February 16, 2023 0

How do straws hurt the environment?

Straw or No Straw: How Our Choices Impact Aquatic Wildlife One Straw at a Time


Plastic can be used to save wildlife, but it can also be extremely dangerous, especially when we over-produce, over-use, and over-consume and then fail to reuse, recycle, and/or dispose of it properly. Most plastics are not biodegradable and cannot be broken down naturally by bacteria or other living things, and as a result, most of it ends up in wildlife habitats where it poses a threat to plants and animals.

More than 50% of all of the plastic ever made has been produced since 2004. Plastic pollution is a result of the buildup of plastic waste that has accumulated over decades and especially over recent years. The accumulated plastic finds its way into our lakes, rivers, and oceans, where aquatic life is in danger of ingesting plastic or being exposed to the toxins that leach from it. Some wildlife, like sea turtles, sea birds, and marine mammals, can even get trapped or ensnared in plastic waste. Millions of turtles, seabirds, and other wildlife die each year from complications directly related to plastic consumption. It’s estimated that as many as 70% of seabirds and 30% of turtles have ingested some type of plastic from the ocean. [1]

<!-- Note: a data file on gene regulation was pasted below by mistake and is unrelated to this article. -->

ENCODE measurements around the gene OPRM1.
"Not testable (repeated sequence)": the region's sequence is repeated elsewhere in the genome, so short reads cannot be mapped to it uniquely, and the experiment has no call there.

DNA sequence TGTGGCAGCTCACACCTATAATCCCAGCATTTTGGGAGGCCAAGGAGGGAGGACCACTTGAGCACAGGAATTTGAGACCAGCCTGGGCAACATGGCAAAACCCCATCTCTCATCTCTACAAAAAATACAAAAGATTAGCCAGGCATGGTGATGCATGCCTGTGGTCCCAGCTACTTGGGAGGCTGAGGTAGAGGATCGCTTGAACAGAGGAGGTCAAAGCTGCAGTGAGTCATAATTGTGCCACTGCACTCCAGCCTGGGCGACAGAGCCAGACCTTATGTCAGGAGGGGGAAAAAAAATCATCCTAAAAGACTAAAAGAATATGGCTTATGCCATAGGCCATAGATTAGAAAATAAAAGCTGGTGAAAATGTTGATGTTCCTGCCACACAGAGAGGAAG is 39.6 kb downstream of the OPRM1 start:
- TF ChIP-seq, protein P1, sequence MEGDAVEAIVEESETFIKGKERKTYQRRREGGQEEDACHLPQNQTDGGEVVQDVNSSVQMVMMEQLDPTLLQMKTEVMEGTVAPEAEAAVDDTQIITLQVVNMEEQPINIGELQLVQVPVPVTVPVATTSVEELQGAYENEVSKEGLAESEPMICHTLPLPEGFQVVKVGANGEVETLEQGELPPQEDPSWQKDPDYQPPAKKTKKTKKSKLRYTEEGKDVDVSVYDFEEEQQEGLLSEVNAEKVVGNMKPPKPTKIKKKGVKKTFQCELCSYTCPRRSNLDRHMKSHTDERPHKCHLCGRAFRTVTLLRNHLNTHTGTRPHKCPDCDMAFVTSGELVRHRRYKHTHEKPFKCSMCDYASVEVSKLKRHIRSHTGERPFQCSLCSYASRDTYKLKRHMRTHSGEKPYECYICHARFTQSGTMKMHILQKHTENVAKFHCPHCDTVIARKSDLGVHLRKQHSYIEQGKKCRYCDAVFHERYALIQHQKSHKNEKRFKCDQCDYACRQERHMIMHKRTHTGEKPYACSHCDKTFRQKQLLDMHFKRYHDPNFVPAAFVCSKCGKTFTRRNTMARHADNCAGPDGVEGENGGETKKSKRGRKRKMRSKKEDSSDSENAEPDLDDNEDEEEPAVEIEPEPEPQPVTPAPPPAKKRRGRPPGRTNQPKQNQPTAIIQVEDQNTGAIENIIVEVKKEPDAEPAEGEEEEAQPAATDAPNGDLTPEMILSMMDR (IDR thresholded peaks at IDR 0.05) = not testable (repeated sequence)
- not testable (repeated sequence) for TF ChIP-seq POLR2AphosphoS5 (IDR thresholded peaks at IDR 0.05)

As one of the most common types of single-use plastic, or plastic products that are generally used only one time and then thrown away, straws are one of the culprits of unnecessary plastic pollution.

The particular problem of plastic straws

Five hundred million straws are used each day by people in the United States alone.[2] Plastic straws are one of the most widely used, and therefore disposed of, plastic products. Many types of straws cannot be reused or recycled due to the chemicals they are made from. Most plastic straws are also not biodegradable and cannot be broken down naturally by bacteria and other decomposers into non-toxic materials.

Straws are particularly prone to ending up in our waterways, and ultimately the oceans, due to beach littering, wind that transports the lightweight objects from trash cans and trash collection facilities, and barges, boats, and aquatic transport vehicles. Most plastic straws simply break into ever-smaller particles, releasing chemicals into the soil, air, and water that are harmful to animals, plants, people, and the environment.


If you or a loved one is required to use a straw for medical purposes, or if you just prefer to consume your beverages with straws, there are many non-plastic straw options available. Simply replacing cheap and disposable plastic straws with reusable stainless steel, glass, or biodegradable paper alternatives is an easy way to cut down on plastic pollution. Check out the gift store at your local AZA-accredited zoo or aquarium and you might just find one in stock!

Source: How do straws hurt the environment?

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